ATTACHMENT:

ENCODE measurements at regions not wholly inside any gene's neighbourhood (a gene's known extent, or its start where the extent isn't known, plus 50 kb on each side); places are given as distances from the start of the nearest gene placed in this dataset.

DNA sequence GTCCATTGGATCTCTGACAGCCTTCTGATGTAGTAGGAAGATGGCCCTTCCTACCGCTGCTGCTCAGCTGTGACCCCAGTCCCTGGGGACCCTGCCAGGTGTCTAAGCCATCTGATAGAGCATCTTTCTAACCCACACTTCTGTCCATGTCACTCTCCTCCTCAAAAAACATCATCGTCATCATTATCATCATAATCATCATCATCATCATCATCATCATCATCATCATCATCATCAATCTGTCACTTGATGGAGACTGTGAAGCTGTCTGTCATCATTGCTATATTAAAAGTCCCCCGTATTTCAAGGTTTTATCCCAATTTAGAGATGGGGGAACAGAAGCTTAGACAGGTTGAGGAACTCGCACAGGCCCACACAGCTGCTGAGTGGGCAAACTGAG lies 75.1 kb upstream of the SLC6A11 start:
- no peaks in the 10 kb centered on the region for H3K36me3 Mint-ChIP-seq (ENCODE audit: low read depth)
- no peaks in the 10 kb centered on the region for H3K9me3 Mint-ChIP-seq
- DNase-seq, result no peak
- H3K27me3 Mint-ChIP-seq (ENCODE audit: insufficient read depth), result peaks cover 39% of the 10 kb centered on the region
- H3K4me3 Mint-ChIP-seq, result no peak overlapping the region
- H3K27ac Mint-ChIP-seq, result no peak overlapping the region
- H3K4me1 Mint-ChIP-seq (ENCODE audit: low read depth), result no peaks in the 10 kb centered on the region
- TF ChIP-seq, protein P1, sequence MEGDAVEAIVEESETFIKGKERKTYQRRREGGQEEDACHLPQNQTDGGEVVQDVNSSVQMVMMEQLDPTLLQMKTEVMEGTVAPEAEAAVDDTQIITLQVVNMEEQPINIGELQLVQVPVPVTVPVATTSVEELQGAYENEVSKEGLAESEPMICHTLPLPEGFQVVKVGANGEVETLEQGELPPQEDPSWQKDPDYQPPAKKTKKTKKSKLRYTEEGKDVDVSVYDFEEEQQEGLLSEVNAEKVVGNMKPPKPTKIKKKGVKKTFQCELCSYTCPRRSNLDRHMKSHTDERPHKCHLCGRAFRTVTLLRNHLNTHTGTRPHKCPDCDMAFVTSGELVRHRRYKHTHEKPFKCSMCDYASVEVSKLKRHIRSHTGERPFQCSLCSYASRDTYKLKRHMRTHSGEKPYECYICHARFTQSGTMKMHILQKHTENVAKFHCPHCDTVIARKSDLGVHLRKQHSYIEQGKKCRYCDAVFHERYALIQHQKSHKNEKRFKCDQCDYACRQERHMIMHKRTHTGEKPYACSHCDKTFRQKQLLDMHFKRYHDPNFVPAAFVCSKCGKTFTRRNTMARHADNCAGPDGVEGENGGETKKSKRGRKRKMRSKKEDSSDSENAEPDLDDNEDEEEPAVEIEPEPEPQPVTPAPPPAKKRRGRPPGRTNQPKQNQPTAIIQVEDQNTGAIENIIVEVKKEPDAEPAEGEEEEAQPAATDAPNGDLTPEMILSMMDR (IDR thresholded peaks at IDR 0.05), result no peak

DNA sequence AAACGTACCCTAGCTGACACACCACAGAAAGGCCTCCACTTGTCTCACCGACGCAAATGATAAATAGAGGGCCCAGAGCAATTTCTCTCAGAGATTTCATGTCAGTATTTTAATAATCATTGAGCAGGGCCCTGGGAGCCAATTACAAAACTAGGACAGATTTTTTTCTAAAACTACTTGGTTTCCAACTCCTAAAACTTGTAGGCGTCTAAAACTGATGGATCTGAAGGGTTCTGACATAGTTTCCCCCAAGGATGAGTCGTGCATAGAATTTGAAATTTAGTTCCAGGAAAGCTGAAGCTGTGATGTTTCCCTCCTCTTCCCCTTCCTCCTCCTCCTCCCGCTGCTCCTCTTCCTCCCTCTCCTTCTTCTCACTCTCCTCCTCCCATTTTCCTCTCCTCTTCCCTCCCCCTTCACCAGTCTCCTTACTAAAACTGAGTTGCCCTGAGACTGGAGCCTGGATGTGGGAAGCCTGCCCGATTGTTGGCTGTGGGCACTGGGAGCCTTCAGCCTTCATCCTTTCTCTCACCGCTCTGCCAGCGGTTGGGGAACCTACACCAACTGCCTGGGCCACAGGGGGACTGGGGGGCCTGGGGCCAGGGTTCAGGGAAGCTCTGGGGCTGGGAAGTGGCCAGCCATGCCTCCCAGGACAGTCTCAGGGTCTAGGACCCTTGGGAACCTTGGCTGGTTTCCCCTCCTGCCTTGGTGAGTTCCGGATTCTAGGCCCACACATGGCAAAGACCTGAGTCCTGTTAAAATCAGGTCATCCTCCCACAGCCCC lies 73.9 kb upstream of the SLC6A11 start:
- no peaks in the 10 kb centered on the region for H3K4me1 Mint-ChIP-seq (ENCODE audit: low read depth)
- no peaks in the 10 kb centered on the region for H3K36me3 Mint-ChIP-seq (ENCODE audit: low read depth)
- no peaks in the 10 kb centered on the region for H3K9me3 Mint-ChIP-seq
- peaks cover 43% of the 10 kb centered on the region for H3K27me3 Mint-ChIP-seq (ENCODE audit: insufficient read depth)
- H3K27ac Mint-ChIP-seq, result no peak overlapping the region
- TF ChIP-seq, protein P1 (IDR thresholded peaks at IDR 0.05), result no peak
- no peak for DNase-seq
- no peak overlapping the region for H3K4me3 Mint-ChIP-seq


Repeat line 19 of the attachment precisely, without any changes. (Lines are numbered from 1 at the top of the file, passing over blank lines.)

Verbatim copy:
- no peak overlapping the region for H3K4me3 Mint-ChIP-seq